by Susie Olson
If you had asked me a year and a half ago how I felt about beer I would have simply told you that I hated it. I preferred wine, vodka, and the occasional hard cider. Actually, I preferred just about anything that wasn’t beer. Now, this doesn’t mean I didn’t want to like it. I had tried it on numerous occasions where beer seemed to be the drink of choice, or more often than not, I didn’t have any other options. The house party in the backyard with a keg in a tub of ice and red plastic cups stacked high on a cheap folding table. The wedding with the “open bar” that only served green beer because the wedding also happened to fall on St. Patrick’s Day. True story. I won’t name any specifics of the beers I consumed that continuously disappointed and discouraged me from drinking more beer, but I’ve often heard it referred to as “Big Beer”. Have you ever heard the song that says “I was looking for love in all the wrong places”? If you asked me now how I feel about beer, I could talk your ear off for hours. Continue reading
by Blanton Webb
There’s a definite trend in North Texas beer this season. Brewers are making a point to address the need for light, clean styles largely neglected in the craft world due to their domination by national macro-brews. What’s more interesting from my side of the bar though is the growing demand for more sessionable craft brewed beers, not only by existing craft beer aficionados, but by long time macro-beer drinkers interested in DFW’s local brewing explosion.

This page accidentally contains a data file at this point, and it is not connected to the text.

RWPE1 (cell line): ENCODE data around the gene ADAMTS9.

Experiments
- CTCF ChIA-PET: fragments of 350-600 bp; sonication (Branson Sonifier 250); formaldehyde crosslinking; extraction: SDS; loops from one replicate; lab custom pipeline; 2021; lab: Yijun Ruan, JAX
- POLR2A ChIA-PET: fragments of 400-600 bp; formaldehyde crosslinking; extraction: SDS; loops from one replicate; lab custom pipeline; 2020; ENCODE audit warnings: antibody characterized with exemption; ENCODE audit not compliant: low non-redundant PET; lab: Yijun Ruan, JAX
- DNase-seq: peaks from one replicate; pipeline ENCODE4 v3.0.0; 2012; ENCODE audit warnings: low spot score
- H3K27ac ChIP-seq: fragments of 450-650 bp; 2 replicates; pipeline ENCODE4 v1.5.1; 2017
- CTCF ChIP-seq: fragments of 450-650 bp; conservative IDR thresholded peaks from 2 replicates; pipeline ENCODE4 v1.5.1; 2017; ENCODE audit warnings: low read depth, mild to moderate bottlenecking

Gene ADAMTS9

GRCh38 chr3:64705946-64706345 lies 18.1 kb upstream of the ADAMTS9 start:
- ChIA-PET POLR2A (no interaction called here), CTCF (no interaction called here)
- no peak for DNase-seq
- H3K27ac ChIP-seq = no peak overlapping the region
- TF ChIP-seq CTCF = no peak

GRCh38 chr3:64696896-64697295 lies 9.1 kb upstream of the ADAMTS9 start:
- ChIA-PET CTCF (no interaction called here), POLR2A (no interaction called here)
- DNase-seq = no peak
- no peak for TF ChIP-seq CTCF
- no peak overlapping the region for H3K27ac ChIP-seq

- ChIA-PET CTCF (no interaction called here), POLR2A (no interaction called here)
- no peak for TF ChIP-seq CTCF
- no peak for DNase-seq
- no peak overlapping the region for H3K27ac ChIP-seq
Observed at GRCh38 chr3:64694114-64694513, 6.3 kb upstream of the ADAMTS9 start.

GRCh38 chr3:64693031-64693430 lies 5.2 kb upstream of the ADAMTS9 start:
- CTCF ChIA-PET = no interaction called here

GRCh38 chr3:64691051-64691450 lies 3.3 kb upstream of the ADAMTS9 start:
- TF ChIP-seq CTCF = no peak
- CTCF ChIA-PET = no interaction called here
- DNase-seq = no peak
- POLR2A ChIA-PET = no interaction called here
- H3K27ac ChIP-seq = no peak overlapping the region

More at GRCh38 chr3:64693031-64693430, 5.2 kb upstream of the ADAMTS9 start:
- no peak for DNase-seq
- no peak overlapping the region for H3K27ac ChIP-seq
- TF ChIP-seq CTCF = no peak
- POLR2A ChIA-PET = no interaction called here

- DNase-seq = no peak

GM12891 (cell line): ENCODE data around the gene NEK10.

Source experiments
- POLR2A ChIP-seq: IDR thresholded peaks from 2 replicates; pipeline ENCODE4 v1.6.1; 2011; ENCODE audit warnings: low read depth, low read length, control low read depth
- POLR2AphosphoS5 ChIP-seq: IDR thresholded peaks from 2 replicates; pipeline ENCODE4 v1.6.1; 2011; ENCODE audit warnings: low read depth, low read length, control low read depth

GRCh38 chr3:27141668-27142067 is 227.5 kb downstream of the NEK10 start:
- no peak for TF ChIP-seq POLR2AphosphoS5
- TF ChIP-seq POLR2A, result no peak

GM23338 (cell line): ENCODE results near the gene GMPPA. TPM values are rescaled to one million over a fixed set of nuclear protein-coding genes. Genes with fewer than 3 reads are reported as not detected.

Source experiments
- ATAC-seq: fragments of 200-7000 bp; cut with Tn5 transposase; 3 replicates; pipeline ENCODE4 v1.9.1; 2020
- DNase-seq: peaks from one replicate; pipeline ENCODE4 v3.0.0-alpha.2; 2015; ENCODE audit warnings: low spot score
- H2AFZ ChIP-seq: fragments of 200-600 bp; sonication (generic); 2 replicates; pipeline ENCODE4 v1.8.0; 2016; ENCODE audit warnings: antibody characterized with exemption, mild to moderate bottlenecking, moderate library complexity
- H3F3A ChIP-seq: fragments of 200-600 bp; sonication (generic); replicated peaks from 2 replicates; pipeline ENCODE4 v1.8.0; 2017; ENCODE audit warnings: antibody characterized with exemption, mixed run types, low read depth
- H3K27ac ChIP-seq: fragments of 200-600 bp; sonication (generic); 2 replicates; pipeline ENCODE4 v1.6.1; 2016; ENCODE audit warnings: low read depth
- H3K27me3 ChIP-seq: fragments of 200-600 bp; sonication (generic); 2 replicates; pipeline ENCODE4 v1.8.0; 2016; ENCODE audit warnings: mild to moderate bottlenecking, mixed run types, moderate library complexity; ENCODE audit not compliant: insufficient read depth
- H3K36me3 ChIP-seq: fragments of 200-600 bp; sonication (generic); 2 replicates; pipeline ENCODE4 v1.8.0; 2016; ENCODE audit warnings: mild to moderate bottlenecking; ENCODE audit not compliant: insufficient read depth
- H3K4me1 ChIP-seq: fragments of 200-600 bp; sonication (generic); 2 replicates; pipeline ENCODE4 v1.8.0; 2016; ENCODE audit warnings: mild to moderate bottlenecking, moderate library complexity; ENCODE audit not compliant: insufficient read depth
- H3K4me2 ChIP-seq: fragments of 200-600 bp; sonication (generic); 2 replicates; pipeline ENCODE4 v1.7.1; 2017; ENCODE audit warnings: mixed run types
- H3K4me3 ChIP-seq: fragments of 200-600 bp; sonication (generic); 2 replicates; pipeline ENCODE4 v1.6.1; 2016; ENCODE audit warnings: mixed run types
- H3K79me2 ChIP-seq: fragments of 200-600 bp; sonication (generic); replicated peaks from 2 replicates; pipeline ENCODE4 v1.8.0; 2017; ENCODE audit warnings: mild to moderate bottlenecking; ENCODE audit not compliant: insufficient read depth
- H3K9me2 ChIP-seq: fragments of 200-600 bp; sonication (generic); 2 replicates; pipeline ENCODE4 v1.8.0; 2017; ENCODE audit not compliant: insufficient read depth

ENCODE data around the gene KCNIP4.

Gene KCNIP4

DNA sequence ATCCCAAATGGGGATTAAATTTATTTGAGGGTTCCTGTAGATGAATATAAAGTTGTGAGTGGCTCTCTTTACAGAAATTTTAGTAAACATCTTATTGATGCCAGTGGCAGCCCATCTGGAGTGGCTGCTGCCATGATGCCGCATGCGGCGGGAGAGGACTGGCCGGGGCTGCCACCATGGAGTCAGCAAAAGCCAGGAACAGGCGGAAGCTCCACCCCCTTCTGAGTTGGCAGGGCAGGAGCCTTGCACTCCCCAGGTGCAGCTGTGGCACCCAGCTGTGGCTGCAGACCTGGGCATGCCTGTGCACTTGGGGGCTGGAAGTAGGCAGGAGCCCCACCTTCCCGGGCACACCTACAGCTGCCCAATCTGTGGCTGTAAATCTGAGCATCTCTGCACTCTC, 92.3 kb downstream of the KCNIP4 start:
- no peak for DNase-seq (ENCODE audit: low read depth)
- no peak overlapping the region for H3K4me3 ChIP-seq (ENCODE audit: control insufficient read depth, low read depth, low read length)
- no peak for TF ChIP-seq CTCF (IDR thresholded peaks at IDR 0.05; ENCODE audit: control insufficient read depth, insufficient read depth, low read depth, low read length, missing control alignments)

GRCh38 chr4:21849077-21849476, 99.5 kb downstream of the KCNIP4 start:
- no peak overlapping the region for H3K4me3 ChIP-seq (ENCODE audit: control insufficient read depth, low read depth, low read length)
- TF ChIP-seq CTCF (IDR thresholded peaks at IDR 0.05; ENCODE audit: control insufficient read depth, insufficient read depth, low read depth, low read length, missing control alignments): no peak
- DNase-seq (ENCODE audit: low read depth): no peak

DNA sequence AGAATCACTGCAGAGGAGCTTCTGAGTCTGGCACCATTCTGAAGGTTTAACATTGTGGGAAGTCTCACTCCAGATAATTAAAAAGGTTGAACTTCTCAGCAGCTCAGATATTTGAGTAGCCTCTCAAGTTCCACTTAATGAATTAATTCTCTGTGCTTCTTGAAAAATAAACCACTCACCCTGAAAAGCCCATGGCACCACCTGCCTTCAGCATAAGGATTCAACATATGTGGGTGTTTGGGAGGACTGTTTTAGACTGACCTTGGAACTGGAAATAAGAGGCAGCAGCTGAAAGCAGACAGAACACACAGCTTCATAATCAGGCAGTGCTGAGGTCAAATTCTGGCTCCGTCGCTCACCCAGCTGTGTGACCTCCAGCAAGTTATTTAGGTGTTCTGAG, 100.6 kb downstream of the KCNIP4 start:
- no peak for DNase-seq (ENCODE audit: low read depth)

It’s no surprise, Texas’ climate, cuisine, and culture lend themselves to being complimented by something light and refreshing. At the beginning of our new wave of craft brewing, those of us who already had a taste for craft ales gravitated toward the huge flavors popular in other regions that we’d been exposed to in the past. Bitter West Coast inspired IPA’s, boozy Belgians, and malty stouts immediately became (and for many remain) some of the most sought after releases from the emerging brew houses. As a result, craft beer of any origin has become associated with a certain lack of accessibility to those who are used to the popular national brands. Continue reading
by Kevin Deweber
33 years ago, my mother gave birth to a good looking kid. I mean, a real looker. The type of adorable that belongs on diaper ads. Anyway, after 33 years, he didn’t remain that same level of attractiveness, but that’s not the point of the story. On that day, my mother and father agreed that the squirming, peeing, squint-eyed, ball of baby fat, and curly brown hair should be named Kevin. Kevin Deweber. That first bit, I like. The second bit doesn’t exactly roll trippingly off the tongue. It’s not exactly the type of Surname that hints at historical significance, or of some exotic heritage. Instead, it sounds like a cheese. Like one of those fancy cheeses, the ones that your friend that drives the rented porche puts out at his condo he can’t afford. Limberger, Meunster, Deweber, Glouchester. I always wanted to be a Duchman, or an Armstrong. Something with interesting, or meaningful implications. My point being, there is power in a name. Continue reading